FDA alerts parents to risks of teething necklaces, bracelets after death of 18-month old

FDA also warns to avoid teething creams

(iStock/Clint Scholz)

WASHINGTON – The U.S. Food and Drug Administration is alerting parents, caregivers and health care providers about safety risks involved with using jewelry used for teething.

The FDA reports receiving reports that such items can cause serious injuries or even death to infants and children. There have been reports of strangulation and choking caused by teething jewelry.

The teething products come in different forms including necklace, bracelet or anklet and can be worn by either an adult or child. According to the FDA the products are sold by a large number of manufacturers and individuals.

They are usually used to relieve teething pain or provide sensory stimulation for those with special needs. The beads of the jewelry are sometimes made with materials like amber, wood, marble or silicone.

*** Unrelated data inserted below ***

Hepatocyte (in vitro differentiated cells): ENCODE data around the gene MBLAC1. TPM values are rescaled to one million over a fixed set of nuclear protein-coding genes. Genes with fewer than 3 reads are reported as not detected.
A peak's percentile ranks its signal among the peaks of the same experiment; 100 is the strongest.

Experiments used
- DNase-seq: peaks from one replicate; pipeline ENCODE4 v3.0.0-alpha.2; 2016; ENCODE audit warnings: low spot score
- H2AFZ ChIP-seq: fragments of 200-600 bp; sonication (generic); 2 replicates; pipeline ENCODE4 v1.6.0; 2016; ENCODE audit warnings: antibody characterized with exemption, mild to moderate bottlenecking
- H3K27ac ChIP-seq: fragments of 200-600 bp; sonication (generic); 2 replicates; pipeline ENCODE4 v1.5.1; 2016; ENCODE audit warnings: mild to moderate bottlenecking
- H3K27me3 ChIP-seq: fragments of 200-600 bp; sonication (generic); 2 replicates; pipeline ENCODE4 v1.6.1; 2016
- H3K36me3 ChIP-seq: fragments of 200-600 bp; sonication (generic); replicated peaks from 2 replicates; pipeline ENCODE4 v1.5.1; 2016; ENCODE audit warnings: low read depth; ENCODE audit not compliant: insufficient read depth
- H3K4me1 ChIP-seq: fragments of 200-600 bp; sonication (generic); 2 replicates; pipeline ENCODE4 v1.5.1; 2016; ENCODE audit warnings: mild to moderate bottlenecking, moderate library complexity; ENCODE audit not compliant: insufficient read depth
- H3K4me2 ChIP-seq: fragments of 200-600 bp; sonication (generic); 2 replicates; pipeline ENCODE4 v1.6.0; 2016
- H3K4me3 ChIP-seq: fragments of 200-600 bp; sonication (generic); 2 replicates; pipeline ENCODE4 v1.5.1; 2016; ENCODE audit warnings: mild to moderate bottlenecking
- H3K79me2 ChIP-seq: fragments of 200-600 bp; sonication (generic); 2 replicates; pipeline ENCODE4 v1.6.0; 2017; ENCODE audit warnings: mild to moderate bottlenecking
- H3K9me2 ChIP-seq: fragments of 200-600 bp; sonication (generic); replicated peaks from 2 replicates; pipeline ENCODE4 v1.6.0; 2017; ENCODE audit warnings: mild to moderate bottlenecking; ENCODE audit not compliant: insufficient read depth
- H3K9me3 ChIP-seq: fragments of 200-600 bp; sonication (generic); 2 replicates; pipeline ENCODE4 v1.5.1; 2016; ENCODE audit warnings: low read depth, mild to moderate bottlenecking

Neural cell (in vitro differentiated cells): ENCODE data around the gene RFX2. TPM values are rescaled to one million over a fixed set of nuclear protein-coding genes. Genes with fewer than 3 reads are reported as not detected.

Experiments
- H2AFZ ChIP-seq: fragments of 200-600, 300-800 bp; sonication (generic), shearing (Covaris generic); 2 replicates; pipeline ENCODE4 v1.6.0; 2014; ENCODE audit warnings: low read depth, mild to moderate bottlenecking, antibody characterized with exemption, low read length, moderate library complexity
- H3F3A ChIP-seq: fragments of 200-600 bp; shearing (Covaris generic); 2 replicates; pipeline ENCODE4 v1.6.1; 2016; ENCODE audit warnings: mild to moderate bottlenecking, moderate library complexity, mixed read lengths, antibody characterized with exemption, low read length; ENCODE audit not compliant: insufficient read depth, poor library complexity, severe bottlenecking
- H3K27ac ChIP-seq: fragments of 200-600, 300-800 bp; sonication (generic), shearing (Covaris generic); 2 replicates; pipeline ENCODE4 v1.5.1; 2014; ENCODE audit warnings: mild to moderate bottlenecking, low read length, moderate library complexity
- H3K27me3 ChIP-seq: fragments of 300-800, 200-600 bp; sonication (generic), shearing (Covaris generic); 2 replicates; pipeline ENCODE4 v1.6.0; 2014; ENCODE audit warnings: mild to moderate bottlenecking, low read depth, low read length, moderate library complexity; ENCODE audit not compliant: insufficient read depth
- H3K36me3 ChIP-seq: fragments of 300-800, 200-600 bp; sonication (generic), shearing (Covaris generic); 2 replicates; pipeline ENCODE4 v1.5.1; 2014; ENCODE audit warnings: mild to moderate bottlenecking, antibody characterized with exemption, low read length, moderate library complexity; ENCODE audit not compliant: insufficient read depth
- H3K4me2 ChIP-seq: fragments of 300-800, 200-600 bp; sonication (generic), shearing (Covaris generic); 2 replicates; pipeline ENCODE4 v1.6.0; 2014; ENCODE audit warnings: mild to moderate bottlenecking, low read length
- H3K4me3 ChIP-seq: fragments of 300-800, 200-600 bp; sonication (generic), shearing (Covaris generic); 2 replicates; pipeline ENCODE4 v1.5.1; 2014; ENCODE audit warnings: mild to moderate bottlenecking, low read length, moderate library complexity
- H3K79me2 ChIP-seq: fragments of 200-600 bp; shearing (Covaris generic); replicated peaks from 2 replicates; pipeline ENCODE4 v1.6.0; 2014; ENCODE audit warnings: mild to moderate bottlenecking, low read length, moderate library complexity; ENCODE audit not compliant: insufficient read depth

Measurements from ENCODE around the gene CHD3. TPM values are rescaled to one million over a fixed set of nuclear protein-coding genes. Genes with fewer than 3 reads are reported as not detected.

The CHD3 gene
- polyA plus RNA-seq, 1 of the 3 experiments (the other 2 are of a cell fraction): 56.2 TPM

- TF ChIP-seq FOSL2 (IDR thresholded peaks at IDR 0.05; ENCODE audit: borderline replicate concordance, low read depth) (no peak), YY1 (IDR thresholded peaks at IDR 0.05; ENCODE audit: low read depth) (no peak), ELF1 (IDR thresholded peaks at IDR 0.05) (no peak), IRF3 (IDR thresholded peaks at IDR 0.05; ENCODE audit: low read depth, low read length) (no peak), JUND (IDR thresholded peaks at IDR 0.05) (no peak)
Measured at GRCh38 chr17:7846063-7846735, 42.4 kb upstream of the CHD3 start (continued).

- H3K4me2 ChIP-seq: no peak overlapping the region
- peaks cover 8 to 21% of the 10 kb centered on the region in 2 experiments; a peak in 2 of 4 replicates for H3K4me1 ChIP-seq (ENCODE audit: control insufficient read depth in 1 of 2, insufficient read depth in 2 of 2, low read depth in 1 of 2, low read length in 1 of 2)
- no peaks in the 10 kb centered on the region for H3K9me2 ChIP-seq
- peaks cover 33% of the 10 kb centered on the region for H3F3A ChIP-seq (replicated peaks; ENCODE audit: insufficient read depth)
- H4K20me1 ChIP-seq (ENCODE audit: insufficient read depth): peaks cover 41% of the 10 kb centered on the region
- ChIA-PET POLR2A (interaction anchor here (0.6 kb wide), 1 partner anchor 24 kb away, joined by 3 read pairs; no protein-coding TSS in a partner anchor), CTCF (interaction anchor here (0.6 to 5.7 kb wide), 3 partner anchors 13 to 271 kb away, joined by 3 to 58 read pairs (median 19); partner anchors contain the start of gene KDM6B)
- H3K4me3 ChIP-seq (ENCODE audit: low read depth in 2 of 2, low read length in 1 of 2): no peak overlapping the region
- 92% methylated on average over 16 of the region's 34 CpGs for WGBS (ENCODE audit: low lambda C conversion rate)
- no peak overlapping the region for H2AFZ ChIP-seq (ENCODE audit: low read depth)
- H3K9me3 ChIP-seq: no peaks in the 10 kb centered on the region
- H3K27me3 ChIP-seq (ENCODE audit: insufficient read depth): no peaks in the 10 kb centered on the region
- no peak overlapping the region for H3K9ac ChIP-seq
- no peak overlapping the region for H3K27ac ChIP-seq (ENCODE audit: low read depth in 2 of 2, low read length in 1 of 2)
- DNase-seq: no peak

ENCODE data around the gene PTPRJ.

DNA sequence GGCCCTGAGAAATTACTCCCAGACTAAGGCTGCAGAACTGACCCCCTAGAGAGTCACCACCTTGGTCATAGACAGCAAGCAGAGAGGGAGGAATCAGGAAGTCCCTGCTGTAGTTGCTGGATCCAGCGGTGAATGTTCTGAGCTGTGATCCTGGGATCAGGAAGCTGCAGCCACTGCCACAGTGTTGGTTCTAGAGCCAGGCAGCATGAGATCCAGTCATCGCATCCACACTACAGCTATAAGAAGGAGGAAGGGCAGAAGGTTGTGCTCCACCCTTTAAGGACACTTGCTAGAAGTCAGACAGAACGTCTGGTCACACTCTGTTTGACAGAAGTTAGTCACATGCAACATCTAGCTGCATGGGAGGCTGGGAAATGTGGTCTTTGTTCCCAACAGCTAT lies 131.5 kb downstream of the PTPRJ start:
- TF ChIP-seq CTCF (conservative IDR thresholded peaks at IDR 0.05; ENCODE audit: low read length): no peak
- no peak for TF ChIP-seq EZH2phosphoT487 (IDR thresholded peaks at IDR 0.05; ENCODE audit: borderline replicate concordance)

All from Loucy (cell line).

“We know that teething necklaces and jewelry products have become increasingly popular among parents and caregivers who want to provide relief for children’s teething pain and sensory stimulation for children with special needs. We’re concerned about the risks we’ve observed with these products and want parents to be aware that teething jewelry puts children, including those with special needs, at risk of serious injury and death,” said FDA Commissioner Scott Gottlieb, M.D.

The FDA has been alerted to reports of injury, including one death. A 7-month old child choked on the beads of a wooden teething bracelet while being watched by a parent, that child was taken to a hospital. Another incident involved an 18-month old child who was strangled to death while taking a nap.

The FDA is also warning that caregivers avoid using teething creams, benzocaine gels, sprays, ointments, solutions and lozenges for mouth and gum pain as they can cause methemoglobinemia. That can result in the amount of oxygen carried through the blood being reduced, it's a life-threatening condition.

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